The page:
Do Not Disturb by A.R. Torre
Thank you for always being proud of me; you are the best father a girl could ever wish for. I am so lucky to have you.
IN MARATHON, FLORIDA, on mile two of the old Seven Mile Bridge, there is a tree. It has grown out of a crack on the pavement, starting out as a weed, then a stalk, and is now a teenage pine, standing five feet tall, with branches that extend out the width of a car. It squats on a barren strip of concrete that is the old bridge, pavement stretching for miles in both directions before dead-ending into air, sections of the bridge destroyed—years ago—in an attempt to forbid human weight to ever rest upon it again. Now the island of hot asphalt is home only to birds, rain, salt air, and this tree. It is an impossibility, this pine, growing in such an inhospitable place. No dirt or nutrients to pull from, stiff, unyielding concrete surrounding its roots. Yet it has grown. From a weed to a tree, its roots have pushed aside concrete, fed on nothing yet thrived regardless, surviving hurricanes, tornados, and droughts, springing branches and needles with uncontained gusto.
I saw the tree when I was fifteen, my head resting against a warm window, headphones on, music drowning out the incessant sounds of Summer and Trent. Our family had flown to Miami, then rented an SUV and driven down to Key West. The tree had caught my attention, my eyes sticking to it as the vehicle swept alongside it, our tires on the new bridge, my view interrupted seconds later as my father drove on. At the time, the tree fascinated me.
Now, it terrifies me.
It makes me realize that no matter how much I may starve my desires, may shield myself from triggers and pitfalls… it can survive. The blackness in my mind can live, can grow into something too big to control.
“Kiss me. Now.”
I REMEMBER FIRST-DATE jitters. My first date was with a boy named Josie. His name should have been the first tip-off. The second should have been his excellent sense of style, movie selection (Hairspray), and his propensity to wave his hands in the air excitedly when describing the latest season of America’s Next Top Model. But I was fifteen, na?ve, and spent the entire dinner tongue-tied and nervous, clasping and unclasping my hands underneath the Ruby Tuesday table while wondering what I’d do with my hands when he kissed me at the end of the date.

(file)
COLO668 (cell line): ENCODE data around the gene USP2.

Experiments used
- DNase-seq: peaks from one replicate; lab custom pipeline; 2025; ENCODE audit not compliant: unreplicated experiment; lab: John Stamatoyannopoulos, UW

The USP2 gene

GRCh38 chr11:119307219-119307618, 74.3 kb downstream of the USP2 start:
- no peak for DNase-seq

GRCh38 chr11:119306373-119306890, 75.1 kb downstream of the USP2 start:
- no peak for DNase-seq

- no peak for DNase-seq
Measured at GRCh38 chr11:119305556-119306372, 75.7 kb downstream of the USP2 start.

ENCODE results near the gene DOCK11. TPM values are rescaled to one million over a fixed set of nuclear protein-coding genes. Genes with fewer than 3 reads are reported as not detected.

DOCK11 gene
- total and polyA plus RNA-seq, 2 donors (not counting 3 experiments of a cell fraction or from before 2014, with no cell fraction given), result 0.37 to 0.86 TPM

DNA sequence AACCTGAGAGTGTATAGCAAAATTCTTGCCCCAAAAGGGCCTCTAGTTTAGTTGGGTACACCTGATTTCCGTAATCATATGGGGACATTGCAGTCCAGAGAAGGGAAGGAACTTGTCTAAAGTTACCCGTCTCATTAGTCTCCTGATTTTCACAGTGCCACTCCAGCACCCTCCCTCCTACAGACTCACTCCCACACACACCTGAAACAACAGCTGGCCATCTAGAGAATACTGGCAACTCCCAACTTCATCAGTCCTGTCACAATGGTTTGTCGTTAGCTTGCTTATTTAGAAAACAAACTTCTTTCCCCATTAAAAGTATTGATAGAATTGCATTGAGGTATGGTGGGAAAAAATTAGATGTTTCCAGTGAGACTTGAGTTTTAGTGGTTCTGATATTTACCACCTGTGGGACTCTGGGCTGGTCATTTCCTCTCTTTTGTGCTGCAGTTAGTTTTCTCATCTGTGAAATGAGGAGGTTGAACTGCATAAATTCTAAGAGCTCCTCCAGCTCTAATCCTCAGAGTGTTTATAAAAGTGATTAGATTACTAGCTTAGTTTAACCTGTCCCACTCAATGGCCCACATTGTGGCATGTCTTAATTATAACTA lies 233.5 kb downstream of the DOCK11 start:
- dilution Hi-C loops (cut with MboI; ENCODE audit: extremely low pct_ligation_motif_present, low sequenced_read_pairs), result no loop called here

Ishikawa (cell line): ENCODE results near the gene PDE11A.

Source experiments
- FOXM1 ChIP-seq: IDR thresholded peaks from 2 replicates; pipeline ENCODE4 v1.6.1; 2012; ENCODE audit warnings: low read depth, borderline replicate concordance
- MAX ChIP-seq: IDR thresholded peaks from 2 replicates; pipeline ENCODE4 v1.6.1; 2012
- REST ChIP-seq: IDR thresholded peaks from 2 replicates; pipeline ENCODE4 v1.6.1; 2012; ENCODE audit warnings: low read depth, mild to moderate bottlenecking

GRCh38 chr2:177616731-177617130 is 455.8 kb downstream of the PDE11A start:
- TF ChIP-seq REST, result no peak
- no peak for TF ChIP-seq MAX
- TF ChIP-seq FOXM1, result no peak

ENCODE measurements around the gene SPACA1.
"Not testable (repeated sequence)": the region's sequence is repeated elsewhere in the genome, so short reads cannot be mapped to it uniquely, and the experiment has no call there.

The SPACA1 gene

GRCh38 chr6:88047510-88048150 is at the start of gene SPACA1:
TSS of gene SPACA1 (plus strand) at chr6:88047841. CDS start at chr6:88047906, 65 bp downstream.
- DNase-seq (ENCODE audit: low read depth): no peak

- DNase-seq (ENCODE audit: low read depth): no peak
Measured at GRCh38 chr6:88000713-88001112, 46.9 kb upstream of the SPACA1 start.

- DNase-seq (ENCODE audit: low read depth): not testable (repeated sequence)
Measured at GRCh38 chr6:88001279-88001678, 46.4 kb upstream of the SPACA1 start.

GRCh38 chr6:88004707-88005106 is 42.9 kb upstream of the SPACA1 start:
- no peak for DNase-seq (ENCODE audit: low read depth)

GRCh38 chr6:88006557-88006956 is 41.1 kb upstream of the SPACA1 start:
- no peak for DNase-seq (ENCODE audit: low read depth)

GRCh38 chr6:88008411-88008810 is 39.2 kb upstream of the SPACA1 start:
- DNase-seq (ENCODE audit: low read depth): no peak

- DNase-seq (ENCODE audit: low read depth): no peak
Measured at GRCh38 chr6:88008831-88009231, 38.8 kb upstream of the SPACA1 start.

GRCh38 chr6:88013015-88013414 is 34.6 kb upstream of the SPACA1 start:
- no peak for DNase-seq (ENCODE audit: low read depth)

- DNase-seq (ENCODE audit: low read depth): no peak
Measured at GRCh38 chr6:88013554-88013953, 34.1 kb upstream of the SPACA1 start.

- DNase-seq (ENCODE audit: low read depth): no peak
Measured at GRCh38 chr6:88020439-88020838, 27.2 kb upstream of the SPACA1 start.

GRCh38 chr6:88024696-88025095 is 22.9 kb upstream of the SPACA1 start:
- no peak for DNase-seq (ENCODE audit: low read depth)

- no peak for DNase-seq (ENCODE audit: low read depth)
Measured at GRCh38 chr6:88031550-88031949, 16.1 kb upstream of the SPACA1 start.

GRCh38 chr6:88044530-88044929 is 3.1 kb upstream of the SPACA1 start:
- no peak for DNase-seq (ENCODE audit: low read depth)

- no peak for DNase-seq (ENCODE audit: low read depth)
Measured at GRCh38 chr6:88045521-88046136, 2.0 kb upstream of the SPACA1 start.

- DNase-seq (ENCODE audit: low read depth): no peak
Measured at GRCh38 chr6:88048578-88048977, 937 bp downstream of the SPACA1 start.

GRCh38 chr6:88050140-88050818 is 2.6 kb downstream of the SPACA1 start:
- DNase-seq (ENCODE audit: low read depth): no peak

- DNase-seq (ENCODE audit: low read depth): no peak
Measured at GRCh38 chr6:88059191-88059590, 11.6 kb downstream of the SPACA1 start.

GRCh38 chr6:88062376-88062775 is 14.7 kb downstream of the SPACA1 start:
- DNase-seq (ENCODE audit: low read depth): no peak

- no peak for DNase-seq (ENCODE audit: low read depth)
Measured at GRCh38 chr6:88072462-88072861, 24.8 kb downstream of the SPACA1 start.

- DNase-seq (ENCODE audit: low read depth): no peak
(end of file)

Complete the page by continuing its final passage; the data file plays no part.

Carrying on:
He didn’t kiss me. There was an awkward handshake before I fled inside my home, the rest of the night spent bawling into my pillow while I dissected every piece of the date and tried to figure out where I went wrong. Being born without a penis. That’s where I went wrong. If only I’d had a fairy godmother patting my shoulder consolingly while giggling into her fabulously embroidered handkerchief.
Now, eight years later, those first-date jitters are back. But they are of a completely different variety. I stare across the table at Jeremy, and wonder if I will make it through the date without trying to kill him.
The good news is, he is most definitely straight. Straight in an all-American beautiful way that makes Josie look like last week’s lunch meat. I focus on his features, a strong face housing thick lashes that frame deep brown eyes. Eyes that are watching me closely, a smile playing across the sexy mouth that hides a perfect set of pearly whites. A smile. He should not be smiling. I frown at him, which prompts a laugh from his side of the table.
“Stop scowling.” He reaches across and grabs my hand, capturing it before I can slide it under the table. “It only makes you sexier and…” He pauses, carefully examining the surface of my hand, his large palms dwarfing my smaller one. “I can’t have pissed you off already. We haven’t even ordered.”
Ordered. My villainous thoughts get distracted by the concept of restaurant food. I, since my one successful venture into the light, have started to tinker with the idea of grocery shopping. Stopping my food-by-mail program and entering the world of raw meat, fresh fruit, and local produce. Surely my nutrition is a worthy excuse to leave the apartment. I close my mind to that justification and look at the menu, gingerly touch the edge, flip it open, and stare at the possibilities.
All thoughts of death and mayhem disappear when I see the steaks, scattered among the images casually, as if it is no big deal to have a hunk of red, fresh meat—one that will be touched by the sizzle of the grill and nothing else. I swallow, worried that I will physically drool all over the laminated pages.
We are interrupted by a waitress, an exhausted stick of deep wrinkles and frizzy hair, who barely glances our direction as she pulls out her order pad. “What’ll you have?”
Jeremy looks at me. “Please, go ahead.”
My eyes dart across the page, indecision gnawing at my gut as I scan from one delicious entrée to the next. “I’ll have the filet, please.”
“Side?” she drawls.
“Baked potato, please. Loaded.” The thought of fresh sour cream and, ohmygod, real butter sends a shot of euphoria through me. Jeremy sends me an odd glance and I realize, my cheeks stretched tight, that I am beaming.
“Yes, please. With Ranch. And could I also get a side of broccoli?” My eyes trip and stall over the vegetable list. “And mushrooms,” I quickly add, her pen stalling as she glances my way. Her pen. It is cheap, a Bic whose end has been chewed down to a twisted, gnarled end of missing plastic. I wonder, my eyes catching on it, if—jabbed quickly enough—it would stab through the tanned skin of her neck. “And green beans.” Her mouth twists in a grimace of sorts. “Please,” I add. Please. Please let me stand over your body and watch you die. I’ll add a pretty please if you promise to bleed heavily.